I was recently contacted by a well-mannered fan of the band regarding an offhand comment highlighting the fact that these dudes aren’t my most favourite collective in the world. You can see it in the previous post to this one. So I thought I’d clear a few things up.
Now, at first I was a tad confused as to why someone would question the integrity of the “journalism” featured on NEO//NOIR. Here’s a publication with zero advertisements, a single contributor, and no other web presence except a twitter with a meagre following. It all serves to highlight the very obvious fact that of course this blog reflects a single opinion, and more than that, if you’re reading through any music website / magazine / review and thinking “Man, this is objective!” then it’s time to wake the fuck up sweetheart, because you’re living in a dreamworld.
Now, to the matter at hand. Why I take issue with Animal Collective. I’m going to use Anonymous’ comments as a backbone of my responses here, because he’s had the courage to write a full name, express himself clearly and politely, and most importantly; not get emotional.
It’s no secret that NEO//NOIR generally features the smaller acts over the bigger ones, you don’t want to read about the new Wavves song or the fact that both he and Neon Indian are now signed to a fucking soda company record label. You can read that everywhere else on the internet. You don’t want to read about the awful new Radiohead album, about how they bravely restructured the whole music industry with their “pay what you want” model after six massively successful major label albums and millions in the bank from extensive world tours to fall back on. You can, and do, read these sorts of things everywhere.
These are bands that have a huge amount of coverage and an ever growing, frankly massive fan-base. While in many cases, acclaim is duly earned, like in the case of half of every Radiohead album to date or the inescapable catchiness of a Two Door Cinema Club song, at other times we are witnessing what is called the Bandwagon Effect in action.
Great examples of this include anything by The Arcade Fire and most publicly for Animal Collective, My Girls. What you have here is a few people with either a valid, justified love for the band, or the critical clout to sway public opinion; expressing a view that is, through aspirations of a particular image, or worse, convenience; adopted by the masses.
This creates a pressure on the band to deliver a product that lives up to the hype-machine’s exponential hyperbole. It also sets off warning sirens in my head and makes me ask “Well, what’s so great about these guys?” When the overwhelming recommendation to get into a band is “smoke some drugs first”, you start to wonder if it’s more about the idea of the band, the convenience and self-fulfilling prophecy, than the music itself. Joy Division.
And I do glorify the “image-obsessed” direction of WU LYF. That’s a fact. It’s a huge facet of their persona as a band and to condemn it would be flying in the face of your own argument. Animal Collective’s members all use alternate, pretentious monikers on stage and in their solo releases, and have carefully constructed over a long career an air of eccentricities and a complete disregard for time signatures. They use album covers with optical illusions (above) to which Pitchfork eloquently and professionally responded to with; “Whoa dude. WHOA DUDE. Whoa. Dude.”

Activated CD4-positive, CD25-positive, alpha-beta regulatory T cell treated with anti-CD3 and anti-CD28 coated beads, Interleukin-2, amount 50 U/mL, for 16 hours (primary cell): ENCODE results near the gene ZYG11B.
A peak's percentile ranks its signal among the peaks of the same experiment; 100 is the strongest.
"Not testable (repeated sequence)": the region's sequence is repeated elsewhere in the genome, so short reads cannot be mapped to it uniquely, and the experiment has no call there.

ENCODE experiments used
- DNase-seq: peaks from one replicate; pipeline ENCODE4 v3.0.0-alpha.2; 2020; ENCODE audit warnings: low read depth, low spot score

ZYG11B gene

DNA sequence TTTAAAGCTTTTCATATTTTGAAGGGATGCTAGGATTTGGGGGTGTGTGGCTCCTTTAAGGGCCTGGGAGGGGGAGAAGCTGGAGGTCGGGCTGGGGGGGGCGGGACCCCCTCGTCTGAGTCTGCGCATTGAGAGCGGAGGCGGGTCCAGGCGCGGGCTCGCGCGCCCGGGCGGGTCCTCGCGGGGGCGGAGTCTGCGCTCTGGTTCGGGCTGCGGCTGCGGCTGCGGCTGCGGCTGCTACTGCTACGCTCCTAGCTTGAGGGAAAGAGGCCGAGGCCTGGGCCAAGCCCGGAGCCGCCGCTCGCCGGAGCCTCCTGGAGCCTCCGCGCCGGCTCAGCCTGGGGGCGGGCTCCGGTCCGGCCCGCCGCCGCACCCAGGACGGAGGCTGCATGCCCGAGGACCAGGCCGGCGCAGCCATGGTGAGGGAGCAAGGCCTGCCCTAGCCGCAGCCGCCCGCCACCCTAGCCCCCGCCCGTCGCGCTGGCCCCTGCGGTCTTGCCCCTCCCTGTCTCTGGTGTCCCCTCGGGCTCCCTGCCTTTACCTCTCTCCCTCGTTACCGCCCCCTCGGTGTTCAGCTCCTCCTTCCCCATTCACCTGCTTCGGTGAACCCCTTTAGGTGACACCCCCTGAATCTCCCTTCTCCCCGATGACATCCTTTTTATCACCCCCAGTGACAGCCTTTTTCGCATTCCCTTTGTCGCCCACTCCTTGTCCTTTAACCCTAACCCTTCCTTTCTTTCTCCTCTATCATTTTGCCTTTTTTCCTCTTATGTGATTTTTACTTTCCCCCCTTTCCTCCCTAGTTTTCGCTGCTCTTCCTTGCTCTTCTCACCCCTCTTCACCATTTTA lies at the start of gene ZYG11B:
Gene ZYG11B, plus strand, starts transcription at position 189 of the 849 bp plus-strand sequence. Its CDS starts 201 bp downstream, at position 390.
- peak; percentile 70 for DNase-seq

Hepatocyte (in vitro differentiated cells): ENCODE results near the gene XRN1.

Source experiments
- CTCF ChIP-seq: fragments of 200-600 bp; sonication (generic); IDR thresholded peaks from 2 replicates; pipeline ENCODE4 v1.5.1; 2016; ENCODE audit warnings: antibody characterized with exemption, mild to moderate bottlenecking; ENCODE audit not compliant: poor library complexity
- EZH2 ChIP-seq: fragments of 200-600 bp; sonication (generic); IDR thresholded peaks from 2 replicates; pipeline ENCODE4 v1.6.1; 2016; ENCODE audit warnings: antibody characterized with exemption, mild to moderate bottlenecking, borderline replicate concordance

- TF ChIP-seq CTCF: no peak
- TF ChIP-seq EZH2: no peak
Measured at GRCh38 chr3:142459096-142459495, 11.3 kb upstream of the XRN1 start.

Every band has an image, whether it’s the major label-pleasing clean cut look recently adopted by Kings Of Leon or the on-stage masks of Slipknot. In fact, if you aren’t image obsessed, you risk blending into the crowd of people with talent but no vision, doomed to have a myspace music page with 300 total plays in two years.
As for the music itself, I will admit that Fireworks is a brilliant song. It loses something in the middle there where AnCo have to get all weird and change the sound completely, but all in all, it’d recommend it wholeheartedly to anyone looking to have their life enriched. But I know part of what resonated with me so strongly in regards to Fireworks is how it was this amazing track with some god damn melody, surrounded by a whole album of messy, directionless wank.
AnCo’s live performances reflect this hit and miss attitude of the band with some being compelling and others being a disaster that alienates the entire crowd. The tough thing about a jam band is including the audience when performing live, the whole nature of the jam is so personal and esoteric that you can’t bring it to a live venue successfully without melody and restraint to hold it together. It reminds me of why I have never seen The Vines live, even though I love their first two albums. I don’t want to waste my money on a performance that might be good. And when you’re a big a band as Animal Collective, or the perennial and forever inspirational U2, live performances should be science as much as art.
But it’s not even Animal Collective’s fault for this, it’s yours, as a fan, for being so blind as to verbally abuse someone, and suggest they frequently perform physiologically impossible acts of self-fellatio simply for expressing a lighthearted opinion differing to your own. You’re making these guys look bad when you act this way in regards to them. They aren’t the second coming, they aren’t peerless innovators, they are just a band, an at times very competent band, but not one deserving of the rabid fanbase they have acquired.
I’m reminded of the Christians violently defending The Church as soon as someone speaks ill of it, yet still knocking on your door every Saturday morning in the hope you might suddenly be swayed to the cause through a pamphlet of material and a sunny disposition. And like the victims of organised religion, maybe it’s time to start asking yourself; Do I really believe in this, or am I just doing as I’m told?.